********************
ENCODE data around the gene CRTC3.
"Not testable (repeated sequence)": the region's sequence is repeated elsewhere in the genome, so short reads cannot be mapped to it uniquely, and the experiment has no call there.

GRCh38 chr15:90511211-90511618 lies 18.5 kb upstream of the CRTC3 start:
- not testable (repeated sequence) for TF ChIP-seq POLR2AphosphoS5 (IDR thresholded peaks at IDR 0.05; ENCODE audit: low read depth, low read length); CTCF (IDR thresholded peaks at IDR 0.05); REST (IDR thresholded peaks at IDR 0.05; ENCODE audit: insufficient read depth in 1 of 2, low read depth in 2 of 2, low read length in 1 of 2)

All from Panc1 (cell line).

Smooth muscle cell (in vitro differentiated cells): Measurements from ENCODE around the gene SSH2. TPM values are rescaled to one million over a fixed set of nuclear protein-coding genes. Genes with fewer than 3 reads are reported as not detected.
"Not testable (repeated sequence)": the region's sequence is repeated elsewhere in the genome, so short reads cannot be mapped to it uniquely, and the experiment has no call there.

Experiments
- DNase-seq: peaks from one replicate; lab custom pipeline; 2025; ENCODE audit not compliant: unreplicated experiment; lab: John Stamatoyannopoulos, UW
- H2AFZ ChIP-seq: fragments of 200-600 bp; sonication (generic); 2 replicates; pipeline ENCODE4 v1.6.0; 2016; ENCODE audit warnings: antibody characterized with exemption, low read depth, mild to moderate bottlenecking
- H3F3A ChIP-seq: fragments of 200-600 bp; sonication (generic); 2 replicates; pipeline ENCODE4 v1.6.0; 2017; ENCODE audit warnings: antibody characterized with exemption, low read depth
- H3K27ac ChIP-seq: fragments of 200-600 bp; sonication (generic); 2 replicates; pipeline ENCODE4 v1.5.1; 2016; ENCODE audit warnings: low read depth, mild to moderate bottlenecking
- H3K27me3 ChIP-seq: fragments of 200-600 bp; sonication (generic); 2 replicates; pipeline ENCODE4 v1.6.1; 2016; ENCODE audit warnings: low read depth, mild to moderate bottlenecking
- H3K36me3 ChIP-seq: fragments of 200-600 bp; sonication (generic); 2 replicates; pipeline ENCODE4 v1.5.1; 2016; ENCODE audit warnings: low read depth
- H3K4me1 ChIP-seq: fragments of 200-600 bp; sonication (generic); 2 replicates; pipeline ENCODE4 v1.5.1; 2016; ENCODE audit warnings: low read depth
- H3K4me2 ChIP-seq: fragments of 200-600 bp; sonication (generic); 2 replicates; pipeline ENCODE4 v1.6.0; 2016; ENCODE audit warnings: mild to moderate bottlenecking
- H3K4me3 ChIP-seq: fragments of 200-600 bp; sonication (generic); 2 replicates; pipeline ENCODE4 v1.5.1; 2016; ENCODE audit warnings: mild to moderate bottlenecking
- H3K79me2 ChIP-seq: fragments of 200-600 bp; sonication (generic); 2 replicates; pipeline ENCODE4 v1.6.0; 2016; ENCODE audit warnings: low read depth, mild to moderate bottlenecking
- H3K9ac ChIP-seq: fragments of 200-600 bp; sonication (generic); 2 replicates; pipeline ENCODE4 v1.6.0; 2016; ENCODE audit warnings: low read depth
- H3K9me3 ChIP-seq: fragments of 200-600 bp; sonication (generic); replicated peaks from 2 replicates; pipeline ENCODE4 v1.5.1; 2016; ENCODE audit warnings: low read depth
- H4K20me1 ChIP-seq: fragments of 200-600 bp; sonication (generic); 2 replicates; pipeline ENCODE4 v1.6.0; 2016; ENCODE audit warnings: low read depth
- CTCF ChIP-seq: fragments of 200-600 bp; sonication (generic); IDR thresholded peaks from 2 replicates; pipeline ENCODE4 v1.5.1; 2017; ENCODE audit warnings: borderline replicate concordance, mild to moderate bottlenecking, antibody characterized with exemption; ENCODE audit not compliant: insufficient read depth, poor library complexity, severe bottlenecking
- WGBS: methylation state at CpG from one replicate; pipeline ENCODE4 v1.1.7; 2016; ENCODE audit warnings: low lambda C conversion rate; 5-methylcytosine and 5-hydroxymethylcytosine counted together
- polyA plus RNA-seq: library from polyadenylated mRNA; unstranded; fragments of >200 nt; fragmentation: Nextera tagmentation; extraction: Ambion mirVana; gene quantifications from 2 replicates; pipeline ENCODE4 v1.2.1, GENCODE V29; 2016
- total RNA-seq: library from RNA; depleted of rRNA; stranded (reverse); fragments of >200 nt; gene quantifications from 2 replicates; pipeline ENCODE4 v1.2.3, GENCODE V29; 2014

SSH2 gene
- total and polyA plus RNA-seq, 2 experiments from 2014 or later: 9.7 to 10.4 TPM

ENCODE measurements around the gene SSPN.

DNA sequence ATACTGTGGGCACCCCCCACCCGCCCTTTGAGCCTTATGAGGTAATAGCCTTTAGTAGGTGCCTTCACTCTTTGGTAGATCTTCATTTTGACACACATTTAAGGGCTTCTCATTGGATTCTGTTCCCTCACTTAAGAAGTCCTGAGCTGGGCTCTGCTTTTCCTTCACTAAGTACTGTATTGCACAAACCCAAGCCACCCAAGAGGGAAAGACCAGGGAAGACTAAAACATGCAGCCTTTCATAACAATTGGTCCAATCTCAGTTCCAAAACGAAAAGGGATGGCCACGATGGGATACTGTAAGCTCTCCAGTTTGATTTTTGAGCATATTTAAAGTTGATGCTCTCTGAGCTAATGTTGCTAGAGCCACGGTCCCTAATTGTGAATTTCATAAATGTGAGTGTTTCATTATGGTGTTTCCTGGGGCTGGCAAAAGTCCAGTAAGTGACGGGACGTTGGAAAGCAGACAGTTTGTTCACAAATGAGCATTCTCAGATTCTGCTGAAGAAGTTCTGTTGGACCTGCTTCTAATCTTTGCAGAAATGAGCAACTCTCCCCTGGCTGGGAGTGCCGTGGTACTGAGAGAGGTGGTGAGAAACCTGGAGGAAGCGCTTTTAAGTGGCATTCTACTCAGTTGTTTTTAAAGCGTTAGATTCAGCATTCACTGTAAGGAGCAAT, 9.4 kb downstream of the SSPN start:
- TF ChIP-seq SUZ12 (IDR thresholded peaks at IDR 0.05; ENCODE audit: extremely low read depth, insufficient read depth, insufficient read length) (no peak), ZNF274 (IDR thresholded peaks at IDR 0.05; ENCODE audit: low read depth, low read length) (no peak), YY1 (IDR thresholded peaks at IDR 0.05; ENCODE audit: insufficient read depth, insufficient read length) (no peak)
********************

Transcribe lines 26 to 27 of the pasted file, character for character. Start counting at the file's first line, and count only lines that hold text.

SSH2 gene
- total and polyA plus RNA-seq, 2 experiments from 2014 or later: 9.7 to 10.4 TPM